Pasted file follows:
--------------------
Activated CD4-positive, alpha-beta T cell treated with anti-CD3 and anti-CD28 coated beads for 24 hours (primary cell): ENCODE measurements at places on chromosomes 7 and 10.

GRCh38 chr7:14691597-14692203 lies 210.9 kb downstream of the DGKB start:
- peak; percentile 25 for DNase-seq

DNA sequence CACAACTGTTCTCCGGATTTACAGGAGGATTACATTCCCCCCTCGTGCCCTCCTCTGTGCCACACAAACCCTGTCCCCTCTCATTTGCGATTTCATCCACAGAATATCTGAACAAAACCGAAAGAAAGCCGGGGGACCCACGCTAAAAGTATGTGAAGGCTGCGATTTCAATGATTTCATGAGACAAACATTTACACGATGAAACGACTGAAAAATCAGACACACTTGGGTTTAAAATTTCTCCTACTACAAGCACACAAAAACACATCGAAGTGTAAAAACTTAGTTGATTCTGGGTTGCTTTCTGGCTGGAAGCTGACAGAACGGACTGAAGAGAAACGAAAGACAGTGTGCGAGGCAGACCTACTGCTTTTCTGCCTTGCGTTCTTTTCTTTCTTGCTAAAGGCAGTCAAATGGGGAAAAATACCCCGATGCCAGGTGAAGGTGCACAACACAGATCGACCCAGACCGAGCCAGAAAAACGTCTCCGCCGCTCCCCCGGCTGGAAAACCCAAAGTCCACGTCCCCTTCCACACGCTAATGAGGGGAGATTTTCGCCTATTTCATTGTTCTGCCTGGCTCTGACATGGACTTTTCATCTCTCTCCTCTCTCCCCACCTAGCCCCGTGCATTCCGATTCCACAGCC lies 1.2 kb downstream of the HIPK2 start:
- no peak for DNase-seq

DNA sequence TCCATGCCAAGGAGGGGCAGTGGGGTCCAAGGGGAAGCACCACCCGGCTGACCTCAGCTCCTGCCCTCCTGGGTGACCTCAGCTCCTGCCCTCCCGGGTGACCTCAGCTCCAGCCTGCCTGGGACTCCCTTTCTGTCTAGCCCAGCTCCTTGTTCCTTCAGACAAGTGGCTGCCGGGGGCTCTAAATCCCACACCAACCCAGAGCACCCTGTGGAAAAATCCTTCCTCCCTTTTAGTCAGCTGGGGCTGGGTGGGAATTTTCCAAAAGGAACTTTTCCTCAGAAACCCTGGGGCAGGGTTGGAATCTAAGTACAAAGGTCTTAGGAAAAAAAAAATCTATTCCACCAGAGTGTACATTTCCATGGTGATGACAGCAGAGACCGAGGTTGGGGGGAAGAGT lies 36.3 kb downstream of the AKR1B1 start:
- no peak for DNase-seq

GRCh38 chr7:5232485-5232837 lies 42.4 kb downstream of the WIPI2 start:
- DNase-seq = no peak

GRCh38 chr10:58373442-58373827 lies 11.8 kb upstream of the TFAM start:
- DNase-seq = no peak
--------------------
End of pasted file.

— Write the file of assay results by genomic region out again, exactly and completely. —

Activated CD4-positive, alpha-beta T cell treated with anti-CD3 and anti-CD28 coated beads for 24 hours (primary cell): ENCODE measurements at places on chromosomes 7 and 10.

GRCh38 chr7:14691597-14692203 lies 210.9 kb downstream of the DGKB start:
- peak; percentile 25 for DNase-seq

DNA sequence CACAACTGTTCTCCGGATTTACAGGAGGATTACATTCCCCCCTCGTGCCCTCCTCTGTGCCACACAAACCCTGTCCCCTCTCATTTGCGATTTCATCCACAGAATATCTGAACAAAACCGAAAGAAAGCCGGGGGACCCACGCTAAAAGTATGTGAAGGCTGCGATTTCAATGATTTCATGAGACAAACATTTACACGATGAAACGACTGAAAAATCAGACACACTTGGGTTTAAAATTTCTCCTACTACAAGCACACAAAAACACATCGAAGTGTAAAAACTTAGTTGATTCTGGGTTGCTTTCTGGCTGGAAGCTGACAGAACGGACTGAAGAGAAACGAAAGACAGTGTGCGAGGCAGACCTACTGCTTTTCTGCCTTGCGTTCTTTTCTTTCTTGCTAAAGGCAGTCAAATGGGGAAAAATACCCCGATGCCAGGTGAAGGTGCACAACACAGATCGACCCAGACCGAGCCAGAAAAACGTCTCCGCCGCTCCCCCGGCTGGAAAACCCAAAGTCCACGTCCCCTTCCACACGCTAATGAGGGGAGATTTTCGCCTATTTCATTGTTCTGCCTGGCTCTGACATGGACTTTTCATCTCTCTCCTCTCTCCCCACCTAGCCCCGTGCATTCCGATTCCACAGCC lies 1.2 kb downstream of the HIPK2 start:
- no peak for DNase-seq

DNA sequence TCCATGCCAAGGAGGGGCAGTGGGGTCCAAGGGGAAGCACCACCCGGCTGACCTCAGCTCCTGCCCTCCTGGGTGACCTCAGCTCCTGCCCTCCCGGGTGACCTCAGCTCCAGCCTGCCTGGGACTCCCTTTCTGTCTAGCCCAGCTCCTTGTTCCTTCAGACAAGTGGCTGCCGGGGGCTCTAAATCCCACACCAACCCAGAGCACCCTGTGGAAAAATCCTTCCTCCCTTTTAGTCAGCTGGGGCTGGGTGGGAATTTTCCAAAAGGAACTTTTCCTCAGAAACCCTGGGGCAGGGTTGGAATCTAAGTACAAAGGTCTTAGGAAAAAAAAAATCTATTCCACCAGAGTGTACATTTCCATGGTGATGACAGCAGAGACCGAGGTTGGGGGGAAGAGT lies 36.3 kb downstream of the AKR1B1 start:
- no peak for DNase-seq

GRCh38 chr7:5232485-5232837 lies 42.4 kb downstream of the WIPI2 start:
- DNase-seq = no peak

GRCh38 chr10:58373442-58373827 lies 11.8 kb upstream of the TFAM start:
- DNase-seq = no peak